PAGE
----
Oklahoma court dismisses lawsuit against three energy companies
OKLAHOMA CITY – A lawsuit filed against three energy companies in Oklahoma that use hydraulic fracturing has been dismissed without prejudice.
The groups say the production waste from fracking have contributed to an alarming increase in earthquake activity over the past few years.
“The number of earthquakes in Oklahoma has increased more than 300 fold, from a maximum of 167 before 2009 to 5,838 in 2015. As the number of earthquakes has increased, so has their severity. For example, the number of magnitude 3.5 earthquakes has increased one hundred fold from 4 in 2009 to 220 in 2015. These waste-induced earthquakes have toppled historic towers, caused parts of houses to fall and injure people, cracked basements, and shattered nerves, as people fear there could be worse to come,” the lawsuit stated.
The lawsuit demanded that New Dominion, Chesapeake Operating and Devon Energy Production Company “reduce, immediately and substantially, the amounts of production waste they are injecting into the ground.”
The lawsuit also worked to require the companies to reinforce vulnerable structures, which could be damaged by a large earthquake. It also asked the court to require the establishment of an independent earthquake monitoring and prediction center.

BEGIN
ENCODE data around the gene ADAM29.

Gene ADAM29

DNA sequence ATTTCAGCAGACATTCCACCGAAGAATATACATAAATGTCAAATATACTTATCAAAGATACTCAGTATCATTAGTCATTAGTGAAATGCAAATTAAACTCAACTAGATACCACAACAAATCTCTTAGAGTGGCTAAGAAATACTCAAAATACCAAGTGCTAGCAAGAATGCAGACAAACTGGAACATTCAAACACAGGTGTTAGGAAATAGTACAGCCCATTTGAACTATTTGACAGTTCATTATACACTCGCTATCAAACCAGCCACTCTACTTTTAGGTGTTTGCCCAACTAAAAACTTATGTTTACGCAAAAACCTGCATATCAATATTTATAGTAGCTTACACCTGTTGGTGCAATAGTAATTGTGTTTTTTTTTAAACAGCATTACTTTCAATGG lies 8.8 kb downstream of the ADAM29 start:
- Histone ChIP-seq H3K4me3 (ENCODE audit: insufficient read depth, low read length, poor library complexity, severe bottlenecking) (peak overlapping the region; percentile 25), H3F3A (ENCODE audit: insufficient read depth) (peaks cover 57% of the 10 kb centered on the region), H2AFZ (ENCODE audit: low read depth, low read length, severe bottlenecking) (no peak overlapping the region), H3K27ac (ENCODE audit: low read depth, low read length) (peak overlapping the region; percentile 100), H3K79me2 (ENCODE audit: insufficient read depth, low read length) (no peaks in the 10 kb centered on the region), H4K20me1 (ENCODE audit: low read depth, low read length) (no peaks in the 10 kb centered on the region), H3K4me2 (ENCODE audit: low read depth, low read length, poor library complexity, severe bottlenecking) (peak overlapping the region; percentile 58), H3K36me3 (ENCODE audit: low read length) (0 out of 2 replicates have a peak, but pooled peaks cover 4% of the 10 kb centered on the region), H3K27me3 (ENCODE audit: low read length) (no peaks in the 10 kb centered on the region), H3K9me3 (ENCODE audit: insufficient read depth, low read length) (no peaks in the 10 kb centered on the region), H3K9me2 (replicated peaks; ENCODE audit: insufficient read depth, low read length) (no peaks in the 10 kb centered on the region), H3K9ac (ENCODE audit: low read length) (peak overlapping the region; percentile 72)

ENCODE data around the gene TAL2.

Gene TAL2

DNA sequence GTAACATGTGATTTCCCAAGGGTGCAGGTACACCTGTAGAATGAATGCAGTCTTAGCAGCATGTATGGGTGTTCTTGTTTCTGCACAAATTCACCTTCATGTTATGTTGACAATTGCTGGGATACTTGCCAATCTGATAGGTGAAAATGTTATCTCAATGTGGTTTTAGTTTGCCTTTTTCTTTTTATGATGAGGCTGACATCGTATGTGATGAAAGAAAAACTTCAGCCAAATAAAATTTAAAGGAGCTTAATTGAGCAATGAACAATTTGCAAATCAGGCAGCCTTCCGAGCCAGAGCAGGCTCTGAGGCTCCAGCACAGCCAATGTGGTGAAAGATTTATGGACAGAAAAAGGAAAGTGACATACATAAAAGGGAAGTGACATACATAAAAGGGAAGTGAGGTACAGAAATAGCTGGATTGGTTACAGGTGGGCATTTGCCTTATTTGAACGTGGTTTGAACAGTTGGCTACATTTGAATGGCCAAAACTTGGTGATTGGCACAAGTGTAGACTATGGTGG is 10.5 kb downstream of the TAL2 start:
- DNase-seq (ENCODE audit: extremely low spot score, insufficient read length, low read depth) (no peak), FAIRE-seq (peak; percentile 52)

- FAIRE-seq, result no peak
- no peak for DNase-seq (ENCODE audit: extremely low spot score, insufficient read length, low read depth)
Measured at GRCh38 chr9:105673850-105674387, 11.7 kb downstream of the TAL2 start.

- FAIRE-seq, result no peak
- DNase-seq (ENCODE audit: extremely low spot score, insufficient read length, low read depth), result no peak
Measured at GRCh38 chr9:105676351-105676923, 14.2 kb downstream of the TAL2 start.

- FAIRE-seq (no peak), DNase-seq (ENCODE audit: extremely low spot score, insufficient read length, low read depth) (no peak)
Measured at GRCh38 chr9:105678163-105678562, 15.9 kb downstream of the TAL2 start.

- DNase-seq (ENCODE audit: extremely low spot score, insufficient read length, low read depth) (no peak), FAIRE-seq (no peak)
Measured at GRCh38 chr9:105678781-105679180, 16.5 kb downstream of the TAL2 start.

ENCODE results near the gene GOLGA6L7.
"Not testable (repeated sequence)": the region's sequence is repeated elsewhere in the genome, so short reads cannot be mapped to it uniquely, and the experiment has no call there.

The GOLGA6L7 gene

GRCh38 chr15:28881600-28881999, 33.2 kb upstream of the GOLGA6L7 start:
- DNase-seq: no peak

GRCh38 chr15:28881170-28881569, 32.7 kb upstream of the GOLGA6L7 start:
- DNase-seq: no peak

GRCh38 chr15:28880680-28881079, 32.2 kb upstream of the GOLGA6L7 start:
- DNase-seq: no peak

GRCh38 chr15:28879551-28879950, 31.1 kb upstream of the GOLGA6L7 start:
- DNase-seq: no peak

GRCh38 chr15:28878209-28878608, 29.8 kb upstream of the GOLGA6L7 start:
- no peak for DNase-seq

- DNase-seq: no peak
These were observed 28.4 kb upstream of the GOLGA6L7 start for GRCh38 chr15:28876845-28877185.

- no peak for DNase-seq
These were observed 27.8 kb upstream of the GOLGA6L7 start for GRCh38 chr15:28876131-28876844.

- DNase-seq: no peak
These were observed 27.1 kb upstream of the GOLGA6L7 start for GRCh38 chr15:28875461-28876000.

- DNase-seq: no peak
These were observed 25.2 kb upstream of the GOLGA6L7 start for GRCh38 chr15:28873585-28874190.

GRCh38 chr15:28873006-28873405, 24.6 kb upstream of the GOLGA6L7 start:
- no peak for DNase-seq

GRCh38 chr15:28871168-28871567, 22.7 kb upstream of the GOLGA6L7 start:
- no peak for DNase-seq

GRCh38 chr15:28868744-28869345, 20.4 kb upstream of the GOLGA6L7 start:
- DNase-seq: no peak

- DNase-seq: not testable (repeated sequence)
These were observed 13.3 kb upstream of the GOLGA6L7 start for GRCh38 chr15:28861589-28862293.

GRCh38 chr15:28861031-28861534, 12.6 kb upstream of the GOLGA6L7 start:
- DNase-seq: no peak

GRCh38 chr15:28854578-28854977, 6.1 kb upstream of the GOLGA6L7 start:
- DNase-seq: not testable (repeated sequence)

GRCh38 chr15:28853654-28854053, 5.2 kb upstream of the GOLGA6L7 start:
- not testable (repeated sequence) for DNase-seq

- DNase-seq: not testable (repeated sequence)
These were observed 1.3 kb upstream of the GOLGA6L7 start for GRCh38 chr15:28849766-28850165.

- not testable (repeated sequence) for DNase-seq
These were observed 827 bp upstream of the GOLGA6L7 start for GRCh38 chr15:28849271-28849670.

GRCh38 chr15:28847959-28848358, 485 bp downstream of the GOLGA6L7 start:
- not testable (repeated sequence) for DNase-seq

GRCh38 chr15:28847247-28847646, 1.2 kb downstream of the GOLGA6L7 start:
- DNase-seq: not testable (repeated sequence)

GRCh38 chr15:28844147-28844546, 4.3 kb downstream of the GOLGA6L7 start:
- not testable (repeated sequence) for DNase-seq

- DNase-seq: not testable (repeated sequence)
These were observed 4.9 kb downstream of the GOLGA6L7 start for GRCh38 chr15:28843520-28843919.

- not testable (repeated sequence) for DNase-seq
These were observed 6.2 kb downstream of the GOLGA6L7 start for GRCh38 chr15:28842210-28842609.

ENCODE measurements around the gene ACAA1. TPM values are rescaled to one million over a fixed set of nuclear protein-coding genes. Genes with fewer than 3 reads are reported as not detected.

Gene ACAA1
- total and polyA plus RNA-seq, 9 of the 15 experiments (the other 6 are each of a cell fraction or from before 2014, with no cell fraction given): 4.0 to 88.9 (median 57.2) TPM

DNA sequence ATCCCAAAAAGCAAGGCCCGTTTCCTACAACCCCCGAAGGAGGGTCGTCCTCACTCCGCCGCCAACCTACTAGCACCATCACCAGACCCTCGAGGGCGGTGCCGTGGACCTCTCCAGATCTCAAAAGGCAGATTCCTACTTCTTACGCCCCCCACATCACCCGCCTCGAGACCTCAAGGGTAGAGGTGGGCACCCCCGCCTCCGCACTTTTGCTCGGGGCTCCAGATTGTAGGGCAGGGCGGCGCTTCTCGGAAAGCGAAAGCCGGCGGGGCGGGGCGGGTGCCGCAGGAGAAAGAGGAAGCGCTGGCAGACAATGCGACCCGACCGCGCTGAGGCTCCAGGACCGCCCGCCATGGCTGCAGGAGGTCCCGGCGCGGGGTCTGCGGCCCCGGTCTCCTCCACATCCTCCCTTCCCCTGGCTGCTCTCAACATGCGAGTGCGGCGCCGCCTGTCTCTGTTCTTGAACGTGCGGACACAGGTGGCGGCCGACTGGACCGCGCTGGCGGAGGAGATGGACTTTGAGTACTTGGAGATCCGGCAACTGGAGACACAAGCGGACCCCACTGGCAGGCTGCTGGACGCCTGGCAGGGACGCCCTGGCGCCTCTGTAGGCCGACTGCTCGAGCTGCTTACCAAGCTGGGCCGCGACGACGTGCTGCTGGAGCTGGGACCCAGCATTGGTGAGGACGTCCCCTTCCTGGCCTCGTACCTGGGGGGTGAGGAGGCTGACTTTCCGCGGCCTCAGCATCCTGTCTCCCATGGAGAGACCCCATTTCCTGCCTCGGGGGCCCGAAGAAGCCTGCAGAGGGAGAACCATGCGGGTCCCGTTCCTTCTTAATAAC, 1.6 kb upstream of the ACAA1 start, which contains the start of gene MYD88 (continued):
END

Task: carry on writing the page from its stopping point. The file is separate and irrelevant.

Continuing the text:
The lawsuit was filed following a 5.1 magnitude earthquake that was recorded near Fairview, one of the strongest ever recorded in the state.
On Tuesday, the Western Oklahoma District Court announced that it planned to dismiss the lawsuit without prejudice due to actions taken by the Oklahoma Corporation Commission.
The court says that after the lawsuit was filed, the OCC took steps to implement a volume reduction plan for several dozen wastewater disposal wells in western Oklahoma.
As a result of those actions, the court deemed that the lawsuit did not need to move forward.
“Despite Governor Fallin and the OCC’s initial actions made after we filed our suit, more must be done. Last year we had a record number of large quakes threatening Oklahomans, our homes, and our communities,” said Johnson Bridgwater, Director of Sierra Club Oklahoma. “The bottom line is that the only way to truly protect Oklahomans is with a moratorium for the earthquake-prone area, not a series of reduction orders.”
“While we are disappointed in the court’s decision, we are pleased this case has forced the state agencies to take some measures to protect Oklahomans from oil and gas industry activity that is wreaking havoc on the lives and properties of the community,” said Robin Greenwald, head of Weitz & Luxenberg’s Environmental and Consumer Protection Unit. “This case was one of many actions that we have taken against oil and gas companies that continue to put lives and livelihoods in jeopardy, and we will continue in our efforts to hold them accountable for the damage they have caused and continue to cause to the people of Oklahoma.”
Since the case was dismissed without prejudice, the groups say the lawsuit could be refiled if conditions deteriorate across the state.